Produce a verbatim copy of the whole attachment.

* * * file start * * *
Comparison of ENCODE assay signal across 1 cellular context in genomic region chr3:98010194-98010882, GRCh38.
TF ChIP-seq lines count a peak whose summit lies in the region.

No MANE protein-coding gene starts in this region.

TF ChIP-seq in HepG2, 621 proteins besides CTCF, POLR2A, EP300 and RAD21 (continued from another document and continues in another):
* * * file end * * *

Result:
Comparison of ENCODE assay signal across 1 cellular context in genomic region chr3:98010194-98010882, GRCh38.
TF ChIP-seq lines count a peak whose summit lies in the region.

No MANE protein-coding gene starts in this region.

TF ChIP-seq in HepG2, 621 proteins besides CTCF, POLR2A, EP300 and RAD21 (continued from another document and continues in another):